Validation of screen hits

To validate the screen results, sgRNAs for the top-ranking genes were individually cloned into the library backbone plasmid (Addgene, 52961). sgRNAs with nontargeting sequences (NT1) were used as controls. Lentiviruses produced from these plasmids were used to transduce HEK293-TCF-Hygror cells or the parental HEK293 cells. The cells were selected with 0.5 μg/mL puromycin for 7 days to create stable cell lines. HEK293-TCF-Hygror knockout cell lines were selected with hygromycin for 4 days, and the surviving cells were fixed with methanol and stained with 0.1% methylene blue (Sigma). To quantify the methylene blue staining the dye was extracted with 500 µL elution buffer (50% ethanol, 49% phosphate buffered saline, and 1% acetic acid). The eluted samples were loaded in triplicates to a 96-well plate, 100 µL per well, and absorbance at 570 nm was measured using a plate reader.

Cell viability assays

PrestoBlue viability reagent (Thermofisher, Ref A13261) was used according to the manufacturer’s protocol. Measurement of absorbance/fluorescence at 570 nm and 540/590 (excitation/emission), respectively, using Epoch microplate Spectrophotometer (BioTek).

IncuCyte S3 Live-Cell analysis system was used to measure cell confluence at the SICF, Tel Aviv University.

CRISPR activation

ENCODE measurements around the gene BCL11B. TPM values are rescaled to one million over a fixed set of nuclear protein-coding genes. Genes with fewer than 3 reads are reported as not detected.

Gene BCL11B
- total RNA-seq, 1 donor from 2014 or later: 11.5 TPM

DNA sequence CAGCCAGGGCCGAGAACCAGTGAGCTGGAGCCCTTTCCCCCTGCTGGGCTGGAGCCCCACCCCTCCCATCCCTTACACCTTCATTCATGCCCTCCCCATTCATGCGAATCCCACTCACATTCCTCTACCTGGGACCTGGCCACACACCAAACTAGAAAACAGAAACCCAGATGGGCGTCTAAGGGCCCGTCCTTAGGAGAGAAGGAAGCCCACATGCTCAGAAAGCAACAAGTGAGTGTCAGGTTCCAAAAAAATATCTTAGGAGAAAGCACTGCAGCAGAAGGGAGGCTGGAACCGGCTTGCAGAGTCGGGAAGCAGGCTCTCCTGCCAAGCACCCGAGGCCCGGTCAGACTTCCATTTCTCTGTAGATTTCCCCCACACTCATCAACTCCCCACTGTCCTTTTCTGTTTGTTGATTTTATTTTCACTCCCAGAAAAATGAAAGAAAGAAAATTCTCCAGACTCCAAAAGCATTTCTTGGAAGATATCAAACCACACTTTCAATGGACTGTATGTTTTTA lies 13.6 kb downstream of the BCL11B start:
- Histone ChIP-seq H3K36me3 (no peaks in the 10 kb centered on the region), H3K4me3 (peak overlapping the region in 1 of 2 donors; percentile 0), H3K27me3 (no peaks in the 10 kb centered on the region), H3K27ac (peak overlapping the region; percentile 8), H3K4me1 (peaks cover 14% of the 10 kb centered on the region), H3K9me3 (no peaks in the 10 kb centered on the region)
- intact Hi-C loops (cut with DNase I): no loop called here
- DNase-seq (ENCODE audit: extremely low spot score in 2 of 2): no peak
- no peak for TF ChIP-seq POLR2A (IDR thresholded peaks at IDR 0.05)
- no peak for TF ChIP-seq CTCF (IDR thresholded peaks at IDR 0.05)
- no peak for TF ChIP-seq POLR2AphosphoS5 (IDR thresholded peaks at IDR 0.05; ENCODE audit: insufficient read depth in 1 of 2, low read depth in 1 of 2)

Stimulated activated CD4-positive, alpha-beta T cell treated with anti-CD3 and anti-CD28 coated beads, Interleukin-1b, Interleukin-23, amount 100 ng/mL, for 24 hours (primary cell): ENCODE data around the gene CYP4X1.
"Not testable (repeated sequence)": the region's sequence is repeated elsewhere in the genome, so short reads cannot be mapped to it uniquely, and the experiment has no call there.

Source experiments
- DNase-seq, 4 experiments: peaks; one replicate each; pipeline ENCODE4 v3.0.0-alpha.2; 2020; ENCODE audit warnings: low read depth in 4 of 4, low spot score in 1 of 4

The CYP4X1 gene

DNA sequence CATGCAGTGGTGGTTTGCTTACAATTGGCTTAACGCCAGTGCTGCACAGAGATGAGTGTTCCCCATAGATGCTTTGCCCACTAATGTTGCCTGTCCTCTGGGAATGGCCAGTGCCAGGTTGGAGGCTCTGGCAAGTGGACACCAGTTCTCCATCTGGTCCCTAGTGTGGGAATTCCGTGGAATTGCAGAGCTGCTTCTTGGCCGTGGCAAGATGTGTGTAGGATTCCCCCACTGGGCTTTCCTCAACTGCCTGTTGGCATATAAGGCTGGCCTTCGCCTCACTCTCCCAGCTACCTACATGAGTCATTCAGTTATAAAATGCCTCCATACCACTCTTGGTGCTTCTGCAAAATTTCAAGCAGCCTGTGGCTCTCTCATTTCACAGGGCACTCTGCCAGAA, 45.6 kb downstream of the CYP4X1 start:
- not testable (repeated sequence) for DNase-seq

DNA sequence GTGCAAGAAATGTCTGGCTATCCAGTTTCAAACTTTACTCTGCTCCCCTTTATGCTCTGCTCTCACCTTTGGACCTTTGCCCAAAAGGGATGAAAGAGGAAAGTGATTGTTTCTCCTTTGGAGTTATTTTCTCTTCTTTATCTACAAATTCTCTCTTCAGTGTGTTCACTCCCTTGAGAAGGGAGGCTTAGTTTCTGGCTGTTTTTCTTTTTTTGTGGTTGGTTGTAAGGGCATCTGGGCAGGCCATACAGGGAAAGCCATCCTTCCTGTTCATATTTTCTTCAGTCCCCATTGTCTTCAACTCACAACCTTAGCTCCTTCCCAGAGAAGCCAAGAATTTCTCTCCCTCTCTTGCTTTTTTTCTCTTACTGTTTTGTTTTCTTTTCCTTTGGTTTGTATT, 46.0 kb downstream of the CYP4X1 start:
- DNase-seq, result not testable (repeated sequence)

CRISPR activation uses sgRNAs directed to various regions in endogenous promoters to recruit a catalytically inactive Cas9 (dCas9) fused to a transcription activator and consistently induces high gene expression levels [14, 58,59,60,61,62,63,64]. Three different sgRNA sequences targeting the DHX29 promoter obtained from the lentiSAMv2 library sequences (Addgene, 1000000078) were cloned into the lentiSAMv2 library backbone (Addgene, 75112) and packaged into lentiviral particles. sgRNAs with nontargeting sequences (NT1) were used as controls. HEK293 cells stably expressing the activation domain construct MS2-P65-HSF1 (Addgene, 89308, termed HEK293-active) were transduced with these lentiviral particles. These were selected with 5µg/mL Blasticidin (Invivogen) for 7 days to generate three distinct DHX29-activated cell lines termed DHX29Active #1/2/3 or NT1Active as control.

HEK293-TCF-Hygror and HEK293-mTCF-Hygror cell lines

The TCF/HSV-TK or mutated TCF/HSV-TK (mTCF/HSV-TK) plasmids were transfected to HEK293 cells. Cells stably expressing the reporters (designated HEK293-TCF-Hygror or HEK293-mTCF-Hygror) were selected with 0.95 mg/mL G418. Inducible Hygromcyin resistance was tested in the cell lines by transfection with 3 μg of the Δ33 β-catenin-GFP, or a GFP only vector. Following transfection, hygromycin (0.4 mg/mL) was added for 72 h, and the cells were then fixed with methanol and stained with methylene blue (Fig. S1B).

To validate the specificity of the screen, HEK293-TCF-Hygror or HEK293-mTCF-Hygror were transduced with the KO constructs targeting the top-ranking genes SETDB1, DHX29 and NT1 as control (sgRNAs individually cloned into the library backbone plasmid (Addgene, 52961). The cells were selected with 0.5 μg/mL puromycin for seven days to create stable cell lines. The HEK293-TCF/mTCF-Hygror KO cell lines were selected with 350 µgr/mL Hygromycin for 7 days and the surviving cells were fixed with methanol and stained with 0.1% methylene blue (Sigma). To quantify the methylene blue staining the dye was extracted as described above, and absorbance at 570 nm was measured as described above using a plate reader.